Robotic-assisted laparoscopic prostatectomy: a critical analysis of its impact on urinary continence.
Srivastava A., Grover S., Sooriakumaran P., Joneja J., Tewari AK.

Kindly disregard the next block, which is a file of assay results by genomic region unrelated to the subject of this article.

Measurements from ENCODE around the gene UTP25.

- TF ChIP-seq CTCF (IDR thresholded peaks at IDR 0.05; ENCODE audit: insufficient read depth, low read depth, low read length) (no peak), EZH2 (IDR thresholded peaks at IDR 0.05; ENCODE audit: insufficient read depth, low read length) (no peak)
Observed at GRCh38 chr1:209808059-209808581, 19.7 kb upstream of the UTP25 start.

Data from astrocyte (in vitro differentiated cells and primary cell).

PURPOSE OF REVIEW: Over 90% of all prostate cancer patients are diagnosed at a stage when the disease is organ-confined and potentially curable. Currently, more than 60% of all prostate cancer surgeries in the USA are performed using the robotic approach. We review the current literature evaluating the technical advances to optimize continence recovery following robotic prostatectomy. RECENT FINDINGS: Recent studies suggest that the several technical nuances during robotic prostatectomy can result in earlier continence recovery in patients without compromising the oncologic outcome. The key is in delicate handling of tissues, reducing trauma, preserving support structures, and restoring postoperative anatomy as close as possible to preoperative anatomy. There should also be standardization in assessment of continence recovery. SUMMARY: Much progress has been achieved in elucidating the anatomic, physiologic, and neural basis of the male continence mechanism, resulting in novel adaptations of the conventional approach to radical prostatectomy with the aim of preserving continence and accelerating its return. Various principles for augmenting continence return have been proposed which have been evaluated in series of open, laparoscopic, and robotic-assisted radical prostatectomy. Going forward, we foresee a paradigm shift from individual techniques toward a unified approach of interwoven principles aimed at preserving and augmenting the functional and innervative anatomy of the continence mechanism.